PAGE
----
A fret dress is a basic one-piece number with a plunging neckline, equally at home for fine dining or a casual night out on the town!
Joking aside, a fret dress is a process of leveling frets with some type of flat, straight abrasive surface in order to eliminate string buzzing. When frets become worn, they actually tend to splay outward rather than wear away, which means that they tend to look worse than they actually are. In most cases a fret dress can solve buzz problems without re-fretting the guitar.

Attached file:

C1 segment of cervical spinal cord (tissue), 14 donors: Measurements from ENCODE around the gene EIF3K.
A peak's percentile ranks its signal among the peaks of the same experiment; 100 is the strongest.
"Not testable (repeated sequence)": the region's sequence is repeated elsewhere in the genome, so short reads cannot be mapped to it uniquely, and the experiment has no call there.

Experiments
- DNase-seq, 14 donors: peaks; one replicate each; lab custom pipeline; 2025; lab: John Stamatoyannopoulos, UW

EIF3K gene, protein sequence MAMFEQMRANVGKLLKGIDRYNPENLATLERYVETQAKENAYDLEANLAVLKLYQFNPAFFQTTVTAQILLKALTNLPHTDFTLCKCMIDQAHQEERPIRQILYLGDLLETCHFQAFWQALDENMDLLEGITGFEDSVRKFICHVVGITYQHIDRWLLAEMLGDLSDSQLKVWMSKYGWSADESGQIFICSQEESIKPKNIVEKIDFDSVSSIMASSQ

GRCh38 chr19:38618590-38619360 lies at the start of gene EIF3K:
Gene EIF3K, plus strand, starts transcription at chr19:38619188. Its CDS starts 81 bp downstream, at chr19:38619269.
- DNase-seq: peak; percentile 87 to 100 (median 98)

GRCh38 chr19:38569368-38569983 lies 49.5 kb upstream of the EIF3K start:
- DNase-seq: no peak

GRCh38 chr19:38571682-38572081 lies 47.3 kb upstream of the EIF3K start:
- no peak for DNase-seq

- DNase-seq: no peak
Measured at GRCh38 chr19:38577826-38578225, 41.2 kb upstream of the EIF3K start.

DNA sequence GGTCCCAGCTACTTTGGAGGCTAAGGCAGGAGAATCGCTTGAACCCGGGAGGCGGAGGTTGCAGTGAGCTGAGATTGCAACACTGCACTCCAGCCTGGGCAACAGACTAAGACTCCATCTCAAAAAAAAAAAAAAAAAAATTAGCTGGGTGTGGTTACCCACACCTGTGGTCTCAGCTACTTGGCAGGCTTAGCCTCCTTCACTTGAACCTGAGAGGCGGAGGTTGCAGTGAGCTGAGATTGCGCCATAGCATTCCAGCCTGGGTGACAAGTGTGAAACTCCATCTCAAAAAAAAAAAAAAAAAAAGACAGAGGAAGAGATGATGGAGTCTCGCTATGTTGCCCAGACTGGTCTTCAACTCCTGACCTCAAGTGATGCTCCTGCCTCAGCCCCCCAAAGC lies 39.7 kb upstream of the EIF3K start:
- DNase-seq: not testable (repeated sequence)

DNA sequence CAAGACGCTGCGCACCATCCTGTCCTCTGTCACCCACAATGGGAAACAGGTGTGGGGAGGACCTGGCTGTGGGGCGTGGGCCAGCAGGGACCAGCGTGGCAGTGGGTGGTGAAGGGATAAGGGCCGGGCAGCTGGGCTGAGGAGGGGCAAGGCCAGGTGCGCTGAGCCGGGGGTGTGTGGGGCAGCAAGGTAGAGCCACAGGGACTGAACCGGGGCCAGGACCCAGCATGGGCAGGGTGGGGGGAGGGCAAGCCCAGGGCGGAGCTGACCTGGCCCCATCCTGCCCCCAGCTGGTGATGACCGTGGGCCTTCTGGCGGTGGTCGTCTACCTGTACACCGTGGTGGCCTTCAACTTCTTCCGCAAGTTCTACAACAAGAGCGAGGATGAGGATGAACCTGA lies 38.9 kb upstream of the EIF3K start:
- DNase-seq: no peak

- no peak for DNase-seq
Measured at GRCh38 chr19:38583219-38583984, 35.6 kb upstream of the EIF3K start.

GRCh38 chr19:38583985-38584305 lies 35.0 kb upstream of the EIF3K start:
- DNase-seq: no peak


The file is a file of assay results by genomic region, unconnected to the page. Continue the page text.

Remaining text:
To describe the process, first, make sure the neck is straight as possible, then a file or woodworkers’ level with sandpaper attached to it may used to sand down the tops of the frets, taking only the minimum amount needed to make all fret tops the same height. The frets are re-crowned using a fret crowning file and then polished to a mirror-smooth surface. New guitars can benefit from a fret dress, as some may have uneven frets. Gibson used Plek, a computer-based fret-dressing system invented by a company of the same name. A fret dress can also be used to correct minor defects in a guitar neck that might otherwise be prohibitively expensive to repair.